It's no secret around our house that my husband is slightly more than obsessed with woodpeckers. And when I say obsessed, I mean it’s almost as bad as Richard Dreyfuss' character, Roy, in Close Encounters of the Third Kind. Remember how he built a replica of that mountain out of mashed potatoes? Well, my husband made a woodpecker out of polymer clay (shown in the photo above).
Any time we're outside and we catch a blur of black, white and red flying through our backyard he'll call out, "Pileated!" Most times, as we travel down one of our country roads he'll say, "Is that a ...? Yep, pileated." But, sadly, the common pileated woodpecker isn't the bird my husband longs to see.
What he's searching for is the rare, elusive, ivory-billed woodpecker, also referred to as the Grail Bird, the Lord God Bird, or the Good God Bird, all based on the exclamations of awed onlookers. Its also known as the King of the Woodpeckers and Elvis in Feathers. That last one is my favorite.
What fuels his obsession with this bird are two things: 1) it is believed to be extinct, and 2) he is convinced he had an encounter with one shortly after we moved into our house. I'm not positive about the first one but I was present for #2 so I kinda get his obsession.
The ivory-billed woodpecker is no ordinary fellow. He's massive with an average height of 20 inches and a wingspan of 30 inches. They were native to the virgin forests of southeastern United States in the late 19th century but sightings dwindled over the years until it was given a classification as "definitely or probably extinct" by the American Birding Association. In recent years there have been rewards offered to anyone who could prove the existence of an ivory-bill but no one has been able to provide any credible evidence.
We moved into our little house in the woods in 1995 and a few months later we were startled by what sounded like someone banging on our roof with a hammer. We ran outside and there he was, perched on the roof of our back porch ramming into the eaves with his beak. Giant chunks and splinters of wood flew in every direction. He was after the juicy bees that were tunneling into the wood.
"That is one freakishly big woodpecker," I thought as my husband yelled and threw pinecones at the bird trying to keep him from destroying our house. Every now and then he'd stop and slowly cock his head to the side so he could look at us with his equally freakishly big eye. It took a good five minutes of arm waving and pinecone chunking but we finally irritated him enough to make him fly away. I thought that was the last of our business with Mr. Freakishly Big Woodpecker but, noooooo, it was just the beginning.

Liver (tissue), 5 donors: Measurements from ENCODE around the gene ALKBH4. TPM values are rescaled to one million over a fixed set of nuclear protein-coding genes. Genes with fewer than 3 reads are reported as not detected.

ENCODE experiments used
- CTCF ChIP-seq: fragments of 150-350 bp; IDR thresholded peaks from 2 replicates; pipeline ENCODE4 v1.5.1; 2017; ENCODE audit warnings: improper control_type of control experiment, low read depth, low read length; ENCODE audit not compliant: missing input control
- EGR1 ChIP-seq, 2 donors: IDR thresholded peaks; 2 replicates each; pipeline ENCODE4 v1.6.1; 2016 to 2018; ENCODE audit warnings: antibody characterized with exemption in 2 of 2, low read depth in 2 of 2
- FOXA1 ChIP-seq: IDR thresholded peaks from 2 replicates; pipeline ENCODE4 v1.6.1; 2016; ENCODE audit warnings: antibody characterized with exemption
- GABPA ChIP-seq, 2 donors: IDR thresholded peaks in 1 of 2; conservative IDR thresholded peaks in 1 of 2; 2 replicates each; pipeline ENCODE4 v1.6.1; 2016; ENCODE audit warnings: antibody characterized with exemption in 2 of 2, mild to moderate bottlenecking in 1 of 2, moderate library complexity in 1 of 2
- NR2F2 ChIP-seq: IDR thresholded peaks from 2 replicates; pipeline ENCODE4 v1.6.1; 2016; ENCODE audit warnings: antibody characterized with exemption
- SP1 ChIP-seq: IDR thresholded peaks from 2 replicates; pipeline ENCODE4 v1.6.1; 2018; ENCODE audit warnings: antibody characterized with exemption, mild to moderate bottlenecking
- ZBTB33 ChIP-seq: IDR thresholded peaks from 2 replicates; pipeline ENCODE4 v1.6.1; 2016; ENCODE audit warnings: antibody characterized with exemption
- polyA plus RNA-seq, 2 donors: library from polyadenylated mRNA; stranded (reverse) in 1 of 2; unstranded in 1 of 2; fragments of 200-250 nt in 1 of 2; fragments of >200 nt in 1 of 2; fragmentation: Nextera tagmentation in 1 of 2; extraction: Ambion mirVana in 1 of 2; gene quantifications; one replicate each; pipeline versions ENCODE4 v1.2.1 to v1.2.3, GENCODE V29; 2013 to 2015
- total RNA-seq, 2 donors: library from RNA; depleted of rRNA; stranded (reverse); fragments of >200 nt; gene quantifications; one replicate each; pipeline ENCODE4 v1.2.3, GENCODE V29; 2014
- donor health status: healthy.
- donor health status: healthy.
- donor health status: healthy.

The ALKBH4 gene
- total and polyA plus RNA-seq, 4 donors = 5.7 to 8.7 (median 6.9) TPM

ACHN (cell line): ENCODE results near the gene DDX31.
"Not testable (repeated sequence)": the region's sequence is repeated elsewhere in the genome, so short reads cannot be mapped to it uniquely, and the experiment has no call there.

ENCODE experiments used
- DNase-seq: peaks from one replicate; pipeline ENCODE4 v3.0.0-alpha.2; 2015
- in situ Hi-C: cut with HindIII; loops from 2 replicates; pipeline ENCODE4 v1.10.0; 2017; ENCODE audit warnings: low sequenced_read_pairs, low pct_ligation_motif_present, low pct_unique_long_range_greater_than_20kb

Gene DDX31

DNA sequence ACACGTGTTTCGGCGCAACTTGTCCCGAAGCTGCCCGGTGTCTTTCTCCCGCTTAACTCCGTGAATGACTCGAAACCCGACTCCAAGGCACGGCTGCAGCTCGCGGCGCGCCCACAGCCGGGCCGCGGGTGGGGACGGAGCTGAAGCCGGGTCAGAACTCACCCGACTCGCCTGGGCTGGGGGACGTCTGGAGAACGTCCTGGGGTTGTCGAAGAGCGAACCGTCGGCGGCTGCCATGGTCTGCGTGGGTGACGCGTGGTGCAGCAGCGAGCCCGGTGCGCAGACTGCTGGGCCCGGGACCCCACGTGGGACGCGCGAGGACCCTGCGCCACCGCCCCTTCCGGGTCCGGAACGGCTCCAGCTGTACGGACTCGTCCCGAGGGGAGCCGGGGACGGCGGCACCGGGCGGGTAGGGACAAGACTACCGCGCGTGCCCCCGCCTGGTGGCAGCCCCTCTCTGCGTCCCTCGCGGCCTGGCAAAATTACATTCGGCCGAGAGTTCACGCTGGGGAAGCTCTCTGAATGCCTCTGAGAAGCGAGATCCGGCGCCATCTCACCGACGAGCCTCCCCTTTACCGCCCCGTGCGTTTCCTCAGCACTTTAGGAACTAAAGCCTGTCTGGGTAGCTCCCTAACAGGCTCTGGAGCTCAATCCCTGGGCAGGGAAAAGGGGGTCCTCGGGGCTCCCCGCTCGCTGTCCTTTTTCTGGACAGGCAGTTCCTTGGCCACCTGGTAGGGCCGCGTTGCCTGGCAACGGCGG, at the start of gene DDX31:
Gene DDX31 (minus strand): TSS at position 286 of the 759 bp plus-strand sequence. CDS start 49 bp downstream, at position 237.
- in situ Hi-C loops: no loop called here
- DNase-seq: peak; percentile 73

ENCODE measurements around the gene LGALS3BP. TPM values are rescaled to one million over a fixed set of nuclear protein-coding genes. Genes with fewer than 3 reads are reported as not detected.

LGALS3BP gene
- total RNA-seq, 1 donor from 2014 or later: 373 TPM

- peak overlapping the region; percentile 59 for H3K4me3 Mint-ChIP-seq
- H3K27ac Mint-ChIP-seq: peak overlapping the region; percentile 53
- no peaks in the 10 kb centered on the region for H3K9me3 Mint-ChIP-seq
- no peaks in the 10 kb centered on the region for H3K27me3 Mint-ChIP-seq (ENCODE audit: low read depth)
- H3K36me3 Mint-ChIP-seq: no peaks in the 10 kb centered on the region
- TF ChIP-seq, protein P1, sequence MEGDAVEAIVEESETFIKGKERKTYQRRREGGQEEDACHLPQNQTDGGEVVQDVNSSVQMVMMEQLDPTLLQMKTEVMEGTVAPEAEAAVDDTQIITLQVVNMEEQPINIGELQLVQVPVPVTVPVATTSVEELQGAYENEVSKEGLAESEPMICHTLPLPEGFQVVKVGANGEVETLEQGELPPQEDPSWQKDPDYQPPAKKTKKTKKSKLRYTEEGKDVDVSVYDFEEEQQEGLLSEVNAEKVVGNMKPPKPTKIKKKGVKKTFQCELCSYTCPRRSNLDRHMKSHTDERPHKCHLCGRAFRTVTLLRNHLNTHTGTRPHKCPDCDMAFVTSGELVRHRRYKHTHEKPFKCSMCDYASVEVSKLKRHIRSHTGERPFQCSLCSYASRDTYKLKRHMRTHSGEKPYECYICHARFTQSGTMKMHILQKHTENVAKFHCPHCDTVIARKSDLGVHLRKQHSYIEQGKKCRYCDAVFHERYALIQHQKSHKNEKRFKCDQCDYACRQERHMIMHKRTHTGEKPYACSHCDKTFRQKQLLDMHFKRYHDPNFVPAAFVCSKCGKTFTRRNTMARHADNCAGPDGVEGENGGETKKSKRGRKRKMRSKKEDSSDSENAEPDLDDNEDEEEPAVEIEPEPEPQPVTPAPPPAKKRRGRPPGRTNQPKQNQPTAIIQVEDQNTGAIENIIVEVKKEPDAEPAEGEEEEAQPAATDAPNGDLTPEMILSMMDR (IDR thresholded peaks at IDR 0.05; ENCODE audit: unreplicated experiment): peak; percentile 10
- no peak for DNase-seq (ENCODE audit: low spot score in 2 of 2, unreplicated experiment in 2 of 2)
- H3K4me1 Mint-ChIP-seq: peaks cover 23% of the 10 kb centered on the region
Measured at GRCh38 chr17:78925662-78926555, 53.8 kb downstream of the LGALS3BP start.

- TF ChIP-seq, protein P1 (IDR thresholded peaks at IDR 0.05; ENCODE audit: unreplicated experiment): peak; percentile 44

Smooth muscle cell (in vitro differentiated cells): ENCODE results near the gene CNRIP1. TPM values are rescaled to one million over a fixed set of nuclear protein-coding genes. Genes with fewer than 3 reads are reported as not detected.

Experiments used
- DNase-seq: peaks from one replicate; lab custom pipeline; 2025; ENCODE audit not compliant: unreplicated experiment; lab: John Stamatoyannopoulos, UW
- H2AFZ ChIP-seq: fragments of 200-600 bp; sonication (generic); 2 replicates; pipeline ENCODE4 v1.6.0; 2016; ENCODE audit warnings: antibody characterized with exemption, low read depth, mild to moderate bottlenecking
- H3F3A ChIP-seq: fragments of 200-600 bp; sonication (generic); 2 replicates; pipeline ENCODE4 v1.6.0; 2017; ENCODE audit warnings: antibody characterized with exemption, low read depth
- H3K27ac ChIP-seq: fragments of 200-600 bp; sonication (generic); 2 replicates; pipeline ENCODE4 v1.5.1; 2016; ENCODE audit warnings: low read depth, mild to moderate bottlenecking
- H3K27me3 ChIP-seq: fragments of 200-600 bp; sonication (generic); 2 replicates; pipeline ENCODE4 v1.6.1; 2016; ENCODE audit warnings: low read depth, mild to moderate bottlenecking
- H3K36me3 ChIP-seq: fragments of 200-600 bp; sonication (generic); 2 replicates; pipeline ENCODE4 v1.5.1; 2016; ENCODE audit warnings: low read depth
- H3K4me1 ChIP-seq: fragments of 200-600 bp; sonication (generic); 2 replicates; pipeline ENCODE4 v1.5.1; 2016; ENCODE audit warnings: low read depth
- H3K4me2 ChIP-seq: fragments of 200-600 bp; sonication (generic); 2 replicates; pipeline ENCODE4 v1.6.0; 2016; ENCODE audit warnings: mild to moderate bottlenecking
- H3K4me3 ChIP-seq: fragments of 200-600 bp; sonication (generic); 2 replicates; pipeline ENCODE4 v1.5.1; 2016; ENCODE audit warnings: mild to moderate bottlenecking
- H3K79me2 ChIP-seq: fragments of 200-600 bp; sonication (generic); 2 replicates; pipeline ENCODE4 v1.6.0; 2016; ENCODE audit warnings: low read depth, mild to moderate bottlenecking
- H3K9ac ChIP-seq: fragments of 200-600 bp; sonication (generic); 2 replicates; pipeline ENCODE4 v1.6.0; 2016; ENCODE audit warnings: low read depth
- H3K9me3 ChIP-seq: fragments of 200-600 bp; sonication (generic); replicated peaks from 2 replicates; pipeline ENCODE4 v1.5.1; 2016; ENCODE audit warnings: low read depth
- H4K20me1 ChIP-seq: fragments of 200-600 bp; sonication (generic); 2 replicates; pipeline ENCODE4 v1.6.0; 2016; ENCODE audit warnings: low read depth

Buried deep in the recesses of my husband's mind was a file on the ivory-billed woodpecker (maybe some long-lost Boy Scout project?) and he was spurred into action. He started reading books and articles, scouring over pictures and reports of sightings and every morsel of information convinced him that what we saw that day was, indeed, the elusive ivory-billed woodpecker, the Lord God Bird, Elvis in Feathers, himself!
He sent emails to the Department of Natural Resources to report his sighting but never got any response. I guess they were so convinced of its extinction that they didn't believe one could still be around. He was left haunted by the image of that giant bird and the way it almost taunted him that day. He took to watching the trees and sky every time he was outside, almost longing for just one more glimpse.
He doesn't talk about it much anymore but I can see it in his eyes when we're out hunting or hiking the trails. He still believes there's one out there somewhere, watching him from a distance.
And when I serve him mashed potatoes, I'm almost positive that his mound takes the shape of a woodpecker’s head before he mixes in his gravy. Poor guy.